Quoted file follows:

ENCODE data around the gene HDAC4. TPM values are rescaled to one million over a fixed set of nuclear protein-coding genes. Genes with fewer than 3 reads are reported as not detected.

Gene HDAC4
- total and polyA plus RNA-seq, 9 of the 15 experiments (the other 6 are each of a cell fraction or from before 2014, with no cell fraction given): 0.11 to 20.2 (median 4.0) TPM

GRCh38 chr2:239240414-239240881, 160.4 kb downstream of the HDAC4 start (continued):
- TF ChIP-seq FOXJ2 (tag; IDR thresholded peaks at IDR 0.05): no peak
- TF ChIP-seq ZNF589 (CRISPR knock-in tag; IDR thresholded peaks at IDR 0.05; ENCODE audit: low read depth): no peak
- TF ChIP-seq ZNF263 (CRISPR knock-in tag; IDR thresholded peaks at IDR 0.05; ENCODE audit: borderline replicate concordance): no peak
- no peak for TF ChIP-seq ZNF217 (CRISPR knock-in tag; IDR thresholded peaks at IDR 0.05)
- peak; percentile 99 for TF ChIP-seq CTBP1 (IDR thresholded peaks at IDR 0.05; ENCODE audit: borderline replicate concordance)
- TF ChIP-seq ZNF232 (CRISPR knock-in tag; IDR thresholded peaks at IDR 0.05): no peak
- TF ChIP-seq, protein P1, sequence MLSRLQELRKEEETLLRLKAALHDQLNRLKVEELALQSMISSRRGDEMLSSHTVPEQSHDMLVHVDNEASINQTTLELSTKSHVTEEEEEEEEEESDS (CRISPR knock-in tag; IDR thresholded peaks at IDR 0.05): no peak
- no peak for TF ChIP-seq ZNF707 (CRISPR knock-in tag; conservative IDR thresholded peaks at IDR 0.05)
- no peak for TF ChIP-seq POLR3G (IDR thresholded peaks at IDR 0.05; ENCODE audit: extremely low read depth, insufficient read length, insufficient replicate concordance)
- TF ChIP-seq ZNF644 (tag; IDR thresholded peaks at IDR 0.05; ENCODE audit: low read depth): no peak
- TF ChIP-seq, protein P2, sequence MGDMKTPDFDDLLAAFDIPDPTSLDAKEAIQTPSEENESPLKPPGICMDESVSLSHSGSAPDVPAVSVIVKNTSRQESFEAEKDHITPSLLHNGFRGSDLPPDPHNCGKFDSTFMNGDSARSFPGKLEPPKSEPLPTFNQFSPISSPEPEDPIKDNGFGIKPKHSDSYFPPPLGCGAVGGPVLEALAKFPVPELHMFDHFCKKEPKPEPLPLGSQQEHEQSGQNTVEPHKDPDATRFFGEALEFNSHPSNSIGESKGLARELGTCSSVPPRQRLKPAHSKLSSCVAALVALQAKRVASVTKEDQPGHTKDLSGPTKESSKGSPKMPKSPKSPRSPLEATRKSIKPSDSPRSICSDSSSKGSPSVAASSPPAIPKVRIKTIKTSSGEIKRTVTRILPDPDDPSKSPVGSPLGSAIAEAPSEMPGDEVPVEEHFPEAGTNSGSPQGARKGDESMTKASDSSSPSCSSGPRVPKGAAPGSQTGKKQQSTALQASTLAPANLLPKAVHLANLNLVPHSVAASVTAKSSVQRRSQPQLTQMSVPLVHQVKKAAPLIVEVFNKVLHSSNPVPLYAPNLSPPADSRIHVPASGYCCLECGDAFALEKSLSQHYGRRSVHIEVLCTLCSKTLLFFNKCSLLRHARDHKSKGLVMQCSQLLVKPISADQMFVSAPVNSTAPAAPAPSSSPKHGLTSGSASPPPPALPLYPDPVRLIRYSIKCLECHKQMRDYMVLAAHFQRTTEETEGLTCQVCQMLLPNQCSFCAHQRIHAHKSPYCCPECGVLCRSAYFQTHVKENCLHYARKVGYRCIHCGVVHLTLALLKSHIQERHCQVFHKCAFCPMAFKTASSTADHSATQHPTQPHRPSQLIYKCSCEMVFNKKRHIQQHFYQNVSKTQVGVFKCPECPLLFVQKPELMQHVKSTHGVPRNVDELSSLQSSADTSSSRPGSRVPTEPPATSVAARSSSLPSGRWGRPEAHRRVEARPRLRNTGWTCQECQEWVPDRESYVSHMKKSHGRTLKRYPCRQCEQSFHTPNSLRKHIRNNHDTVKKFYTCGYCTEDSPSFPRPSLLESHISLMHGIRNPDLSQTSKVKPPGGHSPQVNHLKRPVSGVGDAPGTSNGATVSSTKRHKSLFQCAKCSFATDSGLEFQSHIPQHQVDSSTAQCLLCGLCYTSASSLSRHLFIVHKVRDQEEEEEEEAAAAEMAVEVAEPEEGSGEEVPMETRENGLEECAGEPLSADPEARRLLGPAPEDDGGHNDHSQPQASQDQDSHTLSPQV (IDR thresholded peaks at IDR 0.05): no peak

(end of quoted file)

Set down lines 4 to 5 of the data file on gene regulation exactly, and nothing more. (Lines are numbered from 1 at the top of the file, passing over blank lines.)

GRCh38 chr2:239240414-239240881, 160.4 kb downstream of the HDAC4 start (continued):
- TF ChIP-seq FOXJ2 (tag; IDR thresholded peaks at IDR 0.05): no peak